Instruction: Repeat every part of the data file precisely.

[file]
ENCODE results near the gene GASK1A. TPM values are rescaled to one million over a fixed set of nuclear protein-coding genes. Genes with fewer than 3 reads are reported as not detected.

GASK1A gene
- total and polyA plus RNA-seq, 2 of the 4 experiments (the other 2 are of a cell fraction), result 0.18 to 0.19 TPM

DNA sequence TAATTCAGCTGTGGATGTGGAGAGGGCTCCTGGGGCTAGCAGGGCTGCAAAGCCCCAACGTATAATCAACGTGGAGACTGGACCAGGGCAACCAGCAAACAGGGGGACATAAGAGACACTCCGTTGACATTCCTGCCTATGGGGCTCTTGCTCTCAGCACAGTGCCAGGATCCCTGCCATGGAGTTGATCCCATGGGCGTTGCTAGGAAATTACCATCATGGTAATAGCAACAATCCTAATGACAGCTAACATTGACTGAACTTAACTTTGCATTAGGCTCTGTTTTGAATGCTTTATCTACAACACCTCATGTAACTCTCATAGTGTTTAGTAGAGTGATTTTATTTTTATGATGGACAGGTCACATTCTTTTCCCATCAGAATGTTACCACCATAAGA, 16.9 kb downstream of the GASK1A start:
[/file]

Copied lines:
ENCODE results near the gene GASK1A. TPM values are rescaled to one million over a fixed set of nuclear protein-coding genes. Genes with fewer than 3 reads are reported as not detected.

GASK1A gene
- total and polyA plus RNA-seq, 2 of the 4 experiments (the other 2 are of a cell fraction), result 0.18 to 0.19 TPM

DNA sequence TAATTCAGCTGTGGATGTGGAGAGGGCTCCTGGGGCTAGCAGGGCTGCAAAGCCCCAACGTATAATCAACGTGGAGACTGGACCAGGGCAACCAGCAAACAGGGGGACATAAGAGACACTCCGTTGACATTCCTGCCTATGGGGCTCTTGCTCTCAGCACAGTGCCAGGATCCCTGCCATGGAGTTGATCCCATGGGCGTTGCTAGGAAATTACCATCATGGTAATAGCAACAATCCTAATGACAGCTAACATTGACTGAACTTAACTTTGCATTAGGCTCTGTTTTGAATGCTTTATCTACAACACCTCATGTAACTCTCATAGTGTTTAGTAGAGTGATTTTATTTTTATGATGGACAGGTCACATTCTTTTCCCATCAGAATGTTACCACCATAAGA, 16.9 kb downstream of the GASK1A start: